David Berger(pictured right),
Datapoint is a professional services company focused on enabling companies to communicate effectively with customers using a variety of communications channels.
Datapoint specialises in interpreting its clients' business strategies and developing customer interaction solutions. Whether using email, telephone, the Internet, iDTV or WAP, Datapoint helps companies to use multi-media communications to create business advantage
Q. What has been the greatest challenge the contact center industry has faced in the last 12 months and why?
A. The main challenge has been for businesses to understand what CRM means for them and how they wish to implement it. Unfortunately, too many businesses saw what their competitors were doing and reacted by implementing a CRM 'solution' without looking at, or defining, their own business and interaction strategies, often overlooking the importance of providing a better customer experience from their customer interactions. This has led to a high level of failed CRM projects, which in all likelihood would have succeeded if the business had stepped back, looked at its own objectives, the demands of its customers, the impact of change, and defined a CRM implementation roadmap first of all. The return on investment of a CRM project should have been set with achievable objectives including both soft and hard measures. For example, increased customer satisfaction levels (soft) and increased revenue streams (hard).
Q. In 2002 what do you think will be the top 3 priorities for:
b) Executives will need to address the cost and profitability, if any, of delivering services through each of the channels and define contact interaction strategies for each customer segment.
Q. What do you believe (a technology, process, attitude etc) will have the biggest impact on the industry over the next 12 months - how and why?
A. The increase in the number of channels of communication between a customer and a business has led to a need for information to be effortlessly available. It is no longer satisfactory for business to call a customer back at a later stage with the required information as the customer has the ability to easily go elsewhere for the service or product.
Knowledge management tools are rapidly becoming a necessity rather than a 'nice to have' optional extra. These tools enable information to be shared and readily available to 'self-service' customers via ,for example, web or SMS channels and at the same time available to contact centre agents dealing with voice and e-mail or text chat channels. This will stop customers getting the "well it's a DVD player, that's all you need to know isn't it?" type conversation with agents who haven't been made aware of the specification of products and services. For a business, it will also mean that training costs should be reduced whilst providing an improved customer service through 'intelligent' agents.
Q. What impact have events this year (downturn in economy, terrorist attacks etc) had on your business, and how have you adapted your business, if at all?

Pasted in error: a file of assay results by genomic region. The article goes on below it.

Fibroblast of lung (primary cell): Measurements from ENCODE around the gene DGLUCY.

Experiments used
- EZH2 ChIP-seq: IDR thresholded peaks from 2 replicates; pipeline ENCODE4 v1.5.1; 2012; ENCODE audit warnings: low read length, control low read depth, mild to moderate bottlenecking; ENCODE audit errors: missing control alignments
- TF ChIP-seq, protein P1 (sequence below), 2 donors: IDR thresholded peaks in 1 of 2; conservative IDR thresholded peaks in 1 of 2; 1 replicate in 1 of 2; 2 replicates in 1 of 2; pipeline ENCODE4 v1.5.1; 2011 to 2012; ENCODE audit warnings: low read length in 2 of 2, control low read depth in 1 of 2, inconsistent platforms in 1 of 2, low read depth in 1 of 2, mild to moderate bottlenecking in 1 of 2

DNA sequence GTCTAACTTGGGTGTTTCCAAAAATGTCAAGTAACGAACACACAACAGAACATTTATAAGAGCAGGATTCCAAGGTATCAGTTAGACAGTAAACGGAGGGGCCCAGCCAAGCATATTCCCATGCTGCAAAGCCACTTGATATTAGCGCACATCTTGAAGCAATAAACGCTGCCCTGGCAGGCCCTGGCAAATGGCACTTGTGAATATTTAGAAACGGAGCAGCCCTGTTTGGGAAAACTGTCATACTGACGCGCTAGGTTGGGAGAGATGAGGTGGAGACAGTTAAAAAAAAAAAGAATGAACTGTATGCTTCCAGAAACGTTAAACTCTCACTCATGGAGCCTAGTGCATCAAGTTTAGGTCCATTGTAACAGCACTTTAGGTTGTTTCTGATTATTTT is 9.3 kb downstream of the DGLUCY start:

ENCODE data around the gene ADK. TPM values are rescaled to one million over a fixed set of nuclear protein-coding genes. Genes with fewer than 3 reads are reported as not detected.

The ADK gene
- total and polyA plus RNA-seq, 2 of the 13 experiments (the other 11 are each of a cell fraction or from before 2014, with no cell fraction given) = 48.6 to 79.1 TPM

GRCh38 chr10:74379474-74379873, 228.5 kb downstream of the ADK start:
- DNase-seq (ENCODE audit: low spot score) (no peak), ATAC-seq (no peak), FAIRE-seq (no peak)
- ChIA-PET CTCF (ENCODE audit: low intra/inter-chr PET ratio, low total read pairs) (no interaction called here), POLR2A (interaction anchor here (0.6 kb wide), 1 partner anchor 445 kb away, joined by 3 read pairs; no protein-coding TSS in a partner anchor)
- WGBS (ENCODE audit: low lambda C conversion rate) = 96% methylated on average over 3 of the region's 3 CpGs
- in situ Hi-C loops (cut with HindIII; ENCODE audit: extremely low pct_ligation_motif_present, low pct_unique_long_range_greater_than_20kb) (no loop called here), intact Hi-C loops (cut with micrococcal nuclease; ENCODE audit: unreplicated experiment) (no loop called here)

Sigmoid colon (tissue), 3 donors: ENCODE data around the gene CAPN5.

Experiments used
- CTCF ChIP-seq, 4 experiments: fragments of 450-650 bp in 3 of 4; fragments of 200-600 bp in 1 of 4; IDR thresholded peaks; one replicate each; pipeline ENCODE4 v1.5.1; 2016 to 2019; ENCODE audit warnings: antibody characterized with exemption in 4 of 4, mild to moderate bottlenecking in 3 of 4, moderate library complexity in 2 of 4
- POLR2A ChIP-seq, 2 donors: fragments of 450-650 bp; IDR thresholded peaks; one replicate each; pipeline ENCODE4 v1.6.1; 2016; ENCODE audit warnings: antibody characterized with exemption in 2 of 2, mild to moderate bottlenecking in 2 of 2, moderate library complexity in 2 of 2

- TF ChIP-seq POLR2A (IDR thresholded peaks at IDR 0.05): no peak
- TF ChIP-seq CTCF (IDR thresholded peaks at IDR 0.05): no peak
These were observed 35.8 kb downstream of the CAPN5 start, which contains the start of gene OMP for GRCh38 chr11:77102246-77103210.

A. We have noted a change in attitude from businesses since the events of September 11th and the recession vibes coming out of the US with many clients re-assessing their strategy and purchasing requirements for the coming year.
We believe that companies are now assessing what their capabilities are and if there is means of leveraging improvements out of existing infrastructure. This has led the Datapoint Group to adopt a consultative solution approach to customer interaction management combining the skills of both companies within the group to provide an end-to-end service for our customer.
Q. Do you feel the service you personally get as a consumer has got better or worse over the last year and why?
A. Personally, I feel that general customer service has got worse over the past 12 months. Whilst multi-channel access to products has been good for me as a consumer, I have noted that the ability of many customer services divisions to respond to my needs are not meeting my own expectation of quality, knowledgeable service.
I recently purchased some goods via a company's website and was informed whilst online that the goods were in stock and also had this confirmed via e-mail. The goods arrived a few days later but I was missing a few items. The courier confirmed that there was just the one package, so I went back online to check my order status only to find that this was not possible via the website. I rang the customer service number and when the 'order' was eventually found, I was informed that the missing items were out of stock although this took another call by the agent to confirm this with the warehouse. However, the agent kindly pointed out that if I visited one of their shops the items might be available but that she couldn't confirm this.
This situation is not uncommon and highlights the need to clearly understand, and plan, how you wish to interact with customers and how you need to integrate multiple channels of communication with business processes to enable your company and your staff to provide quality service. It should be remembered that quality service may only be obtained by correctly aligning people, processes and technology. Focusing purely on only one of these areas will cause issues in the others leading to poor service and decreased customer loyalty.
Published: Thursday, August 8, 2002